Bernie Sanders and Hillary Clinton have been fighting fiercely to appeal to the Black vote ahead of New York’s primary contests on April 19, and the results seem pretty cloudy.

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No matter who ends up on the ballot come November 2016, the Democratic party will have to both entice and inspire the Black voter in order to secure another term in the White House, a crucial reality that both candidates are fiercely trying to conquer.

The layout of both Sanders’ and Clinton’s popularity with African-Americans has remained virtually the same, with current polls showing Sanders lagging behind Clinton by a margin of more than 30 points.


Nevertheless, both candidates have showed up and executed their own forms of showing out to secure the Black vote in New York, a state in which African-Americans make up one out of every five Democratic voters.

Speaking at a National Action Network convention in New York City led by Reverend Al Sharpton, Hillary Clinton made a point to delineate her dedication to African-Americans.

“I believe that Democrats have a special obligation. If we’re going to ask African-Americans to vote for us, we cannot take you, or your vote for granted,” Clinton said to the majority Black audience. “We can’t just show up at election time and say the right things and think that’s enough.”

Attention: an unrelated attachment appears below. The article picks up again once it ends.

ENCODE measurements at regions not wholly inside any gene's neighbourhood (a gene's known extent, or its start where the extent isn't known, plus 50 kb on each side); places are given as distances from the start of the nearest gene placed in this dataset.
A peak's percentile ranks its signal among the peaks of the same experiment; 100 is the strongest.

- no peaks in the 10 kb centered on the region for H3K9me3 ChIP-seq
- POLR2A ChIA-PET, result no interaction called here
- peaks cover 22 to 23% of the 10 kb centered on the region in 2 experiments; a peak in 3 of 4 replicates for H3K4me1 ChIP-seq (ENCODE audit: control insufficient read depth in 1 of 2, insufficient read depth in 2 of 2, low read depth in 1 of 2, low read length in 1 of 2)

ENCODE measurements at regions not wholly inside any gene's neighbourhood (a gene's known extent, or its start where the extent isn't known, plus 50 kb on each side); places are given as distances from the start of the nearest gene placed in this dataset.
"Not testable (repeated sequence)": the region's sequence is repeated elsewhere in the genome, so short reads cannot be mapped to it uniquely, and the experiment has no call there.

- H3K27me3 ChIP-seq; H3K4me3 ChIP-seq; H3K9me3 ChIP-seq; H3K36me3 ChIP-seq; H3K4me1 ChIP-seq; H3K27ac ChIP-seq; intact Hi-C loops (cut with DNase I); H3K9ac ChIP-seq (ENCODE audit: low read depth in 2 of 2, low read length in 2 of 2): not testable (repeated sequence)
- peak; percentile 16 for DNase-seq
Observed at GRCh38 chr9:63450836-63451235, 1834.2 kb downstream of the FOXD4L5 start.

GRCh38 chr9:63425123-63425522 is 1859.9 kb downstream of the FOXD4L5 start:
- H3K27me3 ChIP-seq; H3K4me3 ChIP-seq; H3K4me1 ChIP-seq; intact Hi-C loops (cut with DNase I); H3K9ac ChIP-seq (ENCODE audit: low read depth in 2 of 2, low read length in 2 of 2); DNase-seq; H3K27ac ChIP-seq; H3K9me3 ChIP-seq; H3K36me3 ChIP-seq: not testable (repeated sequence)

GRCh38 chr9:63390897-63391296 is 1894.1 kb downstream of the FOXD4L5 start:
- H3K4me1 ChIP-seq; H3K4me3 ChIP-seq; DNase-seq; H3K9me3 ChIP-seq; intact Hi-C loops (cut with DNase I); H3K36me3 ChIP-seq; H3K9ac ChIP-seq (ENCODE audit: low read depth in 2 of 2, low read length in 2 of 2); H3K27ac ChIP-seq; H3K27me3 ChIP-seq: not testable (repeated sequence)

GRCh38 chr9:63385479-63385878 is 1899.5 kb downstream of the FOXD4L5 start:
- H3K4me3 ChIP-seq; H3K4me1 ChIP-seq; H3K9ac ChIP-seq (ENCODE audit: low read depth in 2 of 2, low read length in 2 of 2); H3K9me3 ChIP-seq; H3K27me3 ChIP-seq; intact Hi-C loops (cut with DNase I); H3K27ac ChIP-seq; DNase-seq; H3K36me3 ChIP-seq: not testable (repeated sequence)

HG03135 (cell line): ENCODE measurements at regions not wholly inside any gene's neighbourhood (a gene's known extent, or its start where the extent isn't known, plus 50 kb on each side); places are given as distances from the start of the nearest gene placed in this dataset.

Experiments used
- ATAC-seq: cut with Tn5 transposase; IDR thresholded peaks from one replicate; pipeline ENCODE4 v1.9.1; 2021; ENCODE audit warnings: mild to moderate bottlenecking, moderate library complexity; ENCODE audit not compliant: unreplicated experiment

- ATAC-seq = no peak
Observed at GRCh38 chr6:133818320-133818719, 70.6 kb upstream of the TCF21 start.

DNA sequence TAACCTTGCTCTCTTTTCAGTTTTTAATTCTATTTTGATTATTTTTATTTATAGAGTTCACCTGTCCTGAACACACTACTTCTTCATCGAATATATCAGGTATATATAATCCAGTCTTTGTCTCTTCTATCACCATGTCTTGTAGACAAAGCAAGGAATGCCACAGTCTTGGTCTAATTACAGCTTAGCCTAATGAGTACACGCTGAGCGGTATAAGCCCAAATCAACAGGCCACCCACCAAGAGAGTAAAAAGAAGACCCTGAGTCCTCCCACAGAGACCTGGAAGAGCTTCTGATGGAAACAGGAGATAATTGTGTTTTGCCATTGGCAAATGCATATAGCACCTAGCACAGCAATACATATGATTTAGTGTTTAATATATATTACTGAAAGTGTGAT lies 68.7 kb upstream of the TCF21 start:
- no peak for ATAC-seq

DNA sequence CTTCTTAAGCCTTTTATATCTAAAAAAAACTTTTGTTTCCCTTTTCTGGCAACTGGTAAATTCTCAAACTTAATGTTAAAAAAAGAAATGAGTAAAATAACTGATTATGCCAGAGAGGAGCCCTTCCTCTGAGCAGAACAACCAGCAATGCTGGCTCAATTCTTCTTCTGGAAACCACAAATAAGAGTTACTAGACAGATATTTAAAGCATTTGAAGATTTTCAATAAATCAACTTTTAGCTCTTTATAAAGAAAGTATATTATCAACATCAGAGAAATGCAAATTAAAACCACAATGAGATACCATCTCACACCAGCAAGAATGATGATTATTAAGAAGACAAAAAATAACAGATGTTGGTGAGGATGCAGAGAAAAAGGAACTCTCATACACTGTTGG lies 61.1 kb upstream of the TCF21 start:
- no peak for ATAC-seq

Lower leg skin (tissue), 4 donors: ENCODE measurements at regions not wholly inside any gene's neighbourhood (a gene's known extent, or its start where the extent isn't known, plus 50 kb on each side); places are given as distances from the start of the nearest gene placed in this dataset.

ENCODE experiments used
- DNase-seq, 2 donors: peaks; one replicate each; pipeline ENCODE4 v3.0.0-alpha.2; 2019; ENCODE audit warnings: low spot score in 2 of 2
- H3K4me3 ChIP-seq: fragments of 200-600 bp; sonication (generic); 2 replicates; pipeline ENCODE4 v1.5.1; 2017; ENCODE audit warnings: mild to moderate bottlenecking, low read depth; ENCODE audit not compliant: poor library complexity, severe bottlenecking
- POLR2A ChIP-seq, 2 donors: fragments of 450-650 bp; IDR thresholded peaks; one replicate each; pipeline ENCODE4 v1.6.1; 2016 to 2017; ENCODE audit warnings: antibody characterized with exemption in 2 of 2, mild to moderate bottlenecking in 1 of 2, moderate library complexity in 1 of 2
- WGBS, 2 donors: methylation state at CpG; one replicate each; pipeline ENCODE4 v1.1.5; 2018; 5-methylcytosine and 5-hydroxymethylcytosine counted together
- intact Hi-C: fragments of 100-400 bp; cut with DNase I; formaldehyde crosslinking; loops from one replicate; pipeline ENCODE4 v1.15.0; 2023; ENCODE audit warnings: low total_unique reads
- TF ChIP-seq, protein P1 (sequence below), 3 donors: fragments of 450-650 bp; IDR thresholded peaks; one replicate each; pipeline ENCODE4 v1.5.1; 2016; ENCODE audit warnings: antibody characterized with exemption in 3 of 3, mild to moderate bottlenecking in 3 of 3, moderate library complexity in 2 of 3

Sanders, scheduled to speak on the NAN stage today, arrived in Washington Square Park yesterday [April 13, 2016] to make his case before a crowd in Washington Square Park, focusing on a message of unification.

“Understanding that when we stand together–Black and white and Latino and Native American–when we do not allow the Donald Trumps of the world to divide us up, there is nothing we cannot accomplish,” Sanders said to the sea of nearly 30,000 attendees.

Sanders’s recent slew of victories might have given him an edge in momentum against Clinton, but all that could very well be cut short when he enters the minority-heavy Empire State, where about a third of Democratic voters identify as nonwhite. A fact that Sanders knows well. Yet, his optimism hold strong heading into the primary.

“It’s going to be a tough primary for us,” he said, predicting a victory. “When I look out at the thousands of people here tonight–I think we’ve got a surprise for the establishment.”